December 13, 2017
Education Latest News | Poll Questions | Closings, Cancellations and Delays | Roy Moore | Susan Collins

10 years later, Maine schools still wrestle with district consolidation

By Robbie Feinberg, Maine Public
Updated:
Courtesy of Maine Public | BDN
Courtesy of Maine Public | BDN
Spanish Teacher Peter Webster uses songs to teach his class at Bruce Whittier Middle School in Poland.

Ten years ago, Maine Gov. John Baldacci signed a law changing the structure of education across Maine, forcing districts to consolidate with schools in nearby towns as a way of saving money. But a decade later, the consolidation experiment has led to more conflict than success in many districts.

Pete Webster’s Spanish class at Whittier Middle School in Poland begins quietly enough. Webster introduces a few vocab words to his students, and they repeat them back. But about five minutes in, Webster picks up a guitar and, soon, the classroom becomes a whirlwind of sound.

As kids dance and sing along, Webster incorporates vocabulary words and repeats them, over and over again. But five years ago, there was no singing here in this classroom. In fact, there was no Spanish at all.

The recession of 2008 brought drastic cuts to many of the district’s programs. At the same time, the state’s 2007 school consolidation law was transforming the district — and the state. It winnowed Maine’s 290 districts down to about 160.

In this area, it brought together three towns — Poland, Mechanic Falls and Minot — into Regional School Unit 16. Superintendent Tina Meserve says it was hard at first, prompting a lot of initial cuts. But she says the towns gradually formed a united vision for education and assessed the needs of each community.

“So when we looked at the services, we looked at where is there inequity in our district? We had a guidance counselor in Poland but none in Minot, Mechanic Falls so we added them there. So there would be equitable services for kids who were struggling,” she says.

Over time, programs including music and middle school Spanish were added, and Meserve says the process even saved money. The district’s budget this year is about $21 million — about $1 million less than 10 years ago.

In RSU 2 in Hallowell, Superintendent Bill Zima tells a similar story. He says the district’s new school board and towns came together around an idea of “personalized learning,” with seminar-style classes and student-paced instruction.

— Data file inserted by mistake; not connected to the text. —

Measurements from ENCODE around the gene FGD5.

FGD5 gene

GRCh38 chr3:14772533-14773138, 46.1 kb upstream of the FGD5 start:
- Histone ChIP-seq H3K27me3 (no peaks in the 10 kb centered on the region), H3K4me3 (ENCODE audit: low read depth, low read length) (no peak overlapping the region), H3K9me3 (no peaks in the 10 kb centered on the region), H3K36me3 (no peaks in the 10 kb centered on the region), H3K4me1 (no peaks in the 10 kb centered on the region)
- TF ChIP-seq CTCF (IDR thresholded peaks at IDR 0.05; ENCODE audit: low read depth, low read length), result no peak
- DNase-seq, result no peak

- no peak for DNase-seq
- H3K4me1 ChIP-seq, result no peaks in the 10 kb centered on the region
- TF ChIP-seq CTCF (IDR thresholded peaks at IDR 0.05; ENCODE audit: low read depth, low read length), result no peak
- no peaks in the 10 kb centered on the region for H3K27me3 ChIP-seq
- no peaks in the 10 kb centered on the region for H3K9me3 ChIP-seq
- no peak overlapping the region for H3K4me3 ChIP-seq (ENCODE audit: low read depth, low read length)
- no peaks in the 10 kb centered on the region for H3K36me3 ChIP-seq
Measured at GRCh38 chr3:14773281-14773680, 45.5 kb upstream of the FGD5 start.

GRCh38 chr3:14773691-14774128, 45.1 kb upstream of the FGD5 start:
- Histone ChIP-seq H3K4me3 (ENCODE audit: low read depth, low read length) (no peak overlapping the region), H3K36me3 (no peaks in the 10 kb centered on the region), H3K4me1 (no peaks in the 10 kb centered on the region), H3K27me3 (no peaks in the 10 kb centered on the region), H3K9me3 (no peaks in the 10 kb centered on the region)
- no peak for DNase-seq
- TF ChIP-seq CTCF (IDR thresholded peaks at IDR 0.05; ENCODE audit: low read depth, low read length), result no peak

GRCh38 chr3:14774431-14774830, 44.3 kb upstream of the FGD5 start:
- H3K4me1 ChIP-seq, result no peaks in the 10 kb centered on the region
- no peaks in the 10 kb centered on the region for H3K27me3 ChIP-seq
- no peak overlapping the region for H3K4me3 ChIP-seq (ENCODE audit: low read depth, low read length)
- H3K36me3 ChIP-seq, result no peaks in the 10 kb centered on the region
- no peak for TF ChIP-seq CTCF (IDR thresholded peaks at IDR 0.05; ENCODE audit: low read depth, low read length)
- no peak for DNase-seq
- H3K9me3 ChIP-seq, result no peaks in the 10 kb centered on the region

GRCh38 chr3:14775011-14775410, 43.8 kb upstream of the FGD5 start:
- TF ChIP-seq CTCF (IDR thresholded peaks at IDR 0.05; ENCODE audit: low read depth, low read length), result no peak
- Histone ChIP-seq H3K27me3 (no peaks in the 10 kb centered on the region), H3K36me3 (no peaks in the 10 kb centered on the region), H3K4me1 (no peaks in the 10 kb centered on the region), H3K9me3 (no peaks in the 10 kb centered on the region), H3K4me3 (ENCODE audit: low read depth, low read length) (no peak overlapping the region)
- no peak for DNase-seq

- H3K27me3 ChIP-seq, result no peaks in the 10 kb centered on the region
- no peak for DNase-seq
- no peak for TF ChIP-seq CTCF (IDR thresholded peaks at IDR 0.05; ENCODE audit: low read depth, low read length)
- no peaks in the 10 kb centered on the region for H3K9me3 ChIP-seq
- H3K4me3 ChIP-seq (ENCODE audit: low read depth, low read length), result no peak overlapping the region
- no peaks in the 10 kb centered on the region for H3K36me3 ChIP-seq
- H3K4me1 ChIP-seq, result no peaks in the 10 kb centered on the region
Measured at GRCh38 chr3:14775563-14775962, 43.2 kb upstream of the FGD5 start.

“It’s, let’s everybody do this together. It gave them points to think around, which helped bring them together,” he says.

But Gordon Donaldson, University of Maine professor emeritus of education, says the success stories at RSU 2 and RSU 16 are relatively rare.

“In Maine, it’s always going to come down to the local unit and the local community,” he says. “And I think that’s the way it should be.”

Donaldson says while some of these larger districts have stayed together and thrived, dozens of others have fallen apart as communities have sought to regain local control of their schools.

According to the state Department of Education, 33 towns have withdrawn from their school districts since 2012. More than 40 others are either considering withdrawal, or have tried and failed.

Donaldson says part of the reason that consolidation didn’t work in so many districts is that few actually saved any money. And some communities feared the closure of a local school.

“When people start talking about closing schools, people panic,” says Deborah Alden, the superintendent of RSU 10 in Rumford.

Just last year, four towns in Alden’s district voted to withdraw, partly over school closure fears. Other towns, such as Andover and Athens, have withdrawn from other districts over similar worries.

Alden says she understands it — local schools, she says, are often the central hubs of many small communities.

“No matter what, it’ll be costly to keep every school open. And one of the things is they don’t want the budget to keep going up, you have to close a school oftentimes. And I think people panic when they hear that,” she says.

Ten years later, Maine is now taking a different tack, called “regionalization.” Over the next two years, the state will offer about $10 million in grants for districts to share services like special education and transportation.

Steve Bailey, the executive director of the Maine School Management Association, says many officials are encouraged by the strategy — particularly because it’s no longer mandatory.

“Let’s do it voluntarily. Let’s come together where it does make sense,” he says.

It’s still too early to tell how effective the new model will be, but schools are getting on board. Districts from Fryeburg up to Madawaska have received grants that they hope will save money in the future, without fearing the loss of a beloved local school.

Education reporting on Maine Public Radio is supported by a grant from the Nellie Mae Education Foundation.

This article appears through a media partnership with Maine Public.

 


Have feedback? Want to know more? Send us ideas for follow-up stories.

You may also like